For my regular visitors, if you find that this blog hasn't been updating much lately, chances are pretty good I've been spending my writing energy on my companion blog. Feel free to pop over to Home is Where the Central Cardio-pulmonary Organ Is, and see what else has been going on.

Friday, June 26, 2009

Whatever happened to rights to our own body?

I find this ruling disturbing.

Teen cannot refuse blood transfusion, top court rules.

By a 6-1 margin, the court concluded that the legal tenet of the "best interests of the child" must be the overriding principle in deciding whether mature children under 16 have the right to make their own medical decisions.

The ruling involves a Winnipeg girl, identified only as A.C., who was almost 15 years old when she was apprehended by child welfare authorities and forced to undergo a blood transfusion that she compared to "being raped and violated."

We live in an age were teens are considered mature enough to have abortions without their parents' knowledge, but a teen cannot refuse a specific medical procedure because it violates her religious beliefs?

This case reminds me of the young boy, 10 or 11 yrs old at the time, that was forced to undergo chemotherapy after his father refused to authorise treatment. At first glance at the headlines, one would easily have assumed the father was forcing his views on the son. As details were revealed, it turned out the father was following his son's wishes. How could a child so young be mature enough to make such a decision? It turned out he was in a better position to make that decision than most. He had already had chemotherapy to combat leukemia. When the cancer came back, he did not want to go through the chemo again. Instead, he wanted to try alternative methods of treatment. His father supported his son's wishes. It's important to know that the son was not refusing treatment. He just wanted to try different treatments than the one that made him feel so horrible the first time around. The doctors, however, decided they knew better than he did, and the state decided they had more rights to that boy's body than he did. He was removed from the custody of his father and forced to undergo chemotherapy.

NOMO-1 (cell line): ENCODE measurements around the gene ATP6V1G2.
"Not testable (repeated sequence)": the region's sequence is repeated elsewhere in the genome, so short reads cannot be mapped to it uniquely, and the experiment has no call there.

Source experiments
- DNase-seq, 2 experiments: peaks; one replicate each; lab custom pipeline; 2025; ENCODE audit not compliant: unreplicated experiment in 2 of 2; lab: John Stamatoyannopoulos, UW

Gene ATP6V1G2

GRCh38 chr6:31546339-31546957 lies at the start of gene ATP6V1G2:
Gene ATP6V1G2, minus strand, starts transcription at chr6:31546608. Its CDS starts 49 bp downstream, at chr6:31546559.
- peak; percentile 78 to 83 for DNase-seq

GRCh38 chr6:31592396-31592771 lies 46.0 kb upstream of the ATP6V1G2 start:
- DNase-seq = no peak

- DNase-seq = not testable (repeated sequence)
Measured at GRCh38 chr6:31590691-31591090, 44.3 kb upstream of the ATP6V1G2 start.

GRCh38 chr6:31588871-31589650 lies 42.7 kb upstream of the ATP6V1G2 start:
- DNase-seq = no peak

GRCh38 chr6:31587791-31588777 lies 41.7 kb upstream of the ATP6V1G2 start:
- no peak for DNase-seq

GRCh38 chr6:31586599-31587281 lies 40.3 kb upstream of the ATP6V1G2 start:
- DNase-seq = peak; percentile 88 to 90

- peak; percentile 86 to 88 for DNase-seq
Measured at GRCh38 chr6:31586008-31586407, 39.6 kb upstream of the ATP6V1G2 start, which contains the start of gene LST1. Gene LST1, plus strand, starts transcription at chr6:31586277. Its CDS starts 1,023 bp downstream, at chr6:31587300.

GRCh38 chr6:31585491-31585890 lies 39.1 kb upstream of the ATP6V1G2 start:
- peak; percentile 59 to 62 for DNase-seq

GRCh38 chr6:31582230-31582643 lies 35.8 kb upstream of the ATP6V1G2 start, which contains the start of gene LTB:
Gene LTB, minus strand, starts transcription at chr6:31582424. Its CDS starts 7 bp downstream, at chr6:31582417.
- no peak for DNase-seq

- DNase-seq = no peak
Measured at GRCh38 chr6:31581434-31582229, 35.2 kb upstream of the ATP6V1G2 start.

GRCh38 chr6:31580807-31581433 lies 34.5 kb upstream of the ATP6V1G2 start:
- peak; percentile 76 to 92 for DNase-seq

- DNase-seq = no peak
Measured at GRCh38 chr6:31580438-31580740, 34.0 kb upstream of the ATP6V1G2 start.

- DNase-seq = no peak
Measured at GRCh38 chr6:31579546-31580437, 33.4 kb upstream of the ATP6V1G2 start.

Like the now 18 yr old girl was forced to have a blood transfusion against her wishes, this is a horrible violation. These decisions also pre-suppose that young people are incapable of making knowledgeable decisions about their own bodies and medical treatment (unless they want to end a pregnancy, of course - then they are suddenly mature enough, and their parents don't even have to know about it).

Granted, I can accept that there are situations where state intervention might be warranted, but these decisions must be made on a case-by-case basis, and there had better be good cause (ie: abuse) for such intervention!

These cases aren't unique. There are others where children and teens have tried to refuse treatment. Rarely do they succeed - I know of one case in the UK where a girl was allowed to refuse a heart transplant. These are not kids who don't know any better and simply don't want treatment, as if they were refusing to go to the dentist because they are afraid of drills. These are kids who often have been struggling with their health issues for years, if not from birth. They know what they are refusing, and they know the consequences of refusing.